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Oct. 04, 2011

The Pronghorn of North America: Running from the Past

by Kara Rogers

Click to enlarge images

Antilocapra americana

The pronghorn of the plains, deserts, and grasslands of North America is the fastest mammal found outside of Africa. In a sprint, Antilocapra americana can reach speeds in excess of 80 or 90 km/hr -- which would keep pace with a slow cheetah. Over distance the pronghorn can sustain speeds of about 60-65 km/hr. But none of the pronghorn's predators come close to matching its speed, which makes one wonder why the species evolved to be so fast. The reason, according to some biologists, could be that the pronghorn is running from the past -- from the ghosts of extinct predators.

The relationship in speed between pronghorn and their living predators, which include golden eagles, wolves, coyotes, mountain lions, and bobcats, is akin to a formula one car racing against a passenger car. With its long, slender legs; lung and heart volumes unusually large for its size; and a remarkably high capacity for oxygen uptake, the pronghorn is specially adapted for running at high speeds and for sustaining speed over long distances. But while pronghorn can easily outrun their modern-day predators, twenty thousand years ago, when the now extinct American cheetah (Miracinonyx) roamed the plains of North America, the situation was probably very different. Indeed, excessive speed and endurance likely were required for pronghorn survival.

Speed, however, is not the only unusual trait of pronghorn. For example, although it is sometimes referred to as the American antelope, the pronghorn actually is only distantly related to antelope. In fact, the pronghorn is classified in an entirely separate family -- Antilocapridae -- and is the only living member of this group.

Antilocapra americana

One reason for its distinct classification is that the pronghorn has atypical horns. Flattened and hollow, the horns split into two branches, one of which forms a forward-angled point known as a prong (giving rise to the animal's common name) and the other of which is a larger extension stretching upward behind the prong and curving slightly inward. Pronghorn shed their hollow horns each year, which makes them different from animals such as antelope, bison, goats, and sheep, which have hollow, unbranching horns that are never shed, as well as from animals such as deer and elk, which have solid, branching antlers that are shed annually. Similar to reindeer, however, both male and female pronghorns bear horns, although females' horns often are very small or even absent.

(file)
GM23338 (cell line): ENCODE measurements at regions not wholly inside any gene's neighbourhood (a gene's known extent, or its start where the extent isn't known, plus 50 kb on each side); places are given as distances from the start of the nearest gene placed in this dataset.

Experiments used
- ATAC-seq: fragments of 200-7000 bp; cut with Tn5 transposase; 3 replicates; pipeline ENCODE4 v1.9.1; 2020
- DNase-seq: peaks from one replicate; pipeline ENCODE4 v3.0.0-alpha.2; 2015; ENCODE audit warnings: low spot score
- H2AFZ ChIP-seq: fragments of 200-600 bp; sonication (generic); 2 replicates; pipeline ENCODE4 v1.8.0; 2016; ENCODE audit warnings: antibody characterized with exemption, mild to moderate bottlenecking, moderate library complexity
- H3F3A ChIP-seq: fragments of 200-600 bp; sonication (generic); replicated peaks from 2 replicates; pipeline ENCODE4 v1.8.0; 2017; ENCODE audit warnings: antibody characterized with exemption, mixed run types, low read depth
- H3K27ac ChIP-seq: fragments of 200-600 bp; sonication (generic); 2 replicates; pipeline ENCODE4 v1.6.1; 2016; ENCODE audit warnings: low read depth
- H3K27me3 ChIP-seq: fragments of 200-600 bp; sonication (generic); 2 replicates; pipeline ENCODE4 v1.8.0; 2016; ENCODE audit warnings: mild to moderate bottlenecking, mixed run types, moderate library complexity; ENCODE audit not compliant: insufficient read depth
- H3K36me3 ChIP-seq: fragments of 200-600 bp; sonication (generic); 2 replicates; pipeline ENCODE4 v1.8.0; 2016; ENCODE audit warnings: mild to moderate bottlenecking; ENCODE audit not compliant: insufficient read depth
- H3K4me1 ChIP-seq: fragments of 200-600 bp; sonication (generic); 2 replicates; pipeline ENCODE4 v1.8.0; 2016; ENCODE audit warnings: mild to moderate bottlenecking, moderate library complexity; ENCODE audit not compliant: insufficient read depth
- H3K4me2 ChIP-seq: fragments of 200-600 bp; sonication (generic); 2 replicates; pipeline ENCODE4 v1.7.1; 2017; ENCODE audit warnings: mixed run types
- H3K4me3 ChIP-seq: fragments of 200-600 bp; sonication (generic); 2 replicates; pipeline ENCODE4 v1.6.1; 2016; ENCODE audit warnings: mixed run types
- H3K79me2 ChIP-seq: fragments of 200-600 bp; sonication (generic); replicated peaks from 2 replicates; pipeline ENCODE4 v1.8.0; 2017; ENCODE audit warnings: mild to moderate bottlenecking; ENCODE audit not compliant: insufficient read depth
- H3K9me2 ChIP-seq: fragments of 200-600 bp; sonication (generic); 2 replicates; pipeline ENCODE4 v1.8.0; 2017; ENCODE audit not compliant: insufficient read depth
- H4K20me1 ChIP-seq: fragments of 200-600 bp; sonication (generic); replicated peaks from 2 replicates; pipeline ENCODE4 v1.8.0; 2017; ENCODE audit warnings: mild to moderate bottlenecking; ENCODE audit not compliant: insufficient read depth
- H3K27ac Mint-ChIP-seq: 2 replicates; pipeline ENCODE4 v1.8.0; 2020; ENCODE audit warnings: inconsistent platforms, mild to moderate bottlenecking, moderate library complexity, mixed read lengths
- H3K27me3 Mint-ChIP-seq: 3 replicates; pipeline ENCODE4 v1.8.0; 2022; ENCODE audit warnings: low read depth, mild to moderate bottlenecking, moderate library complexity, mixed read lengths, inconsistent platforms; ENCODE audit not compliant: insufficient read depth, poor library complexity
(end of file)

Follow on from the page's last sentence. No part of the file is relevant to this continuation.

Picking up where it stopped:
Another curious feature of the pronghorn is that females, after their first year of giving birth, almost always bear twins in subsequent births. Twinning is uncommon among wild ruminants, with the exception of goats and some types of sheep. Fawn mortality among pronghorn, however, is naturally high, so twinning may serve as a mechanism to ensure the survival of at least one fawn.

About 200 years ago, an estimated 35 million pronghorn roamed the plains of North America. By the early 1920s, however, hunting had reduced their numbers to about 20,000. Conservation measures implemented shortly thereafter allowed populations to rebound, such that about 700,000 pronghorn now exist. The Sonoran pronghorn (A. a. sonoriensis), however, which is one of five recognized subspecies of pronghorn and which inhabits the Sonoran Desert of the southwestern United States and northern Mexico, is endangered, with between 200 and 500 individuals left in the wild.
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Kara Rogers is a freelance science writer and senior editor of biomedical sciences at Encyclopaedia Britannica, Inc. She is a member of the National Association of Science Writers and author of Science Up Front on the Britannica Blog. She holds a Ph.D. in Pharmacology/Toxicology, but enjoys reading and writing about all things science. You can follow her on Twitter at @karaerogers.

This post also appears on the Britannica Blog.

About Kara Rogers

Kara is a freelance science writer and senior editor of biomedical sciences at Encyclopaedia Britannica, Inc. She is the author of Out of Nature: Why Drugs From Plants Matter to the Future of Humanity (University of Arizona Press, 2012).

The views expressed are those of the author and are not necessarily those of Science Friday.

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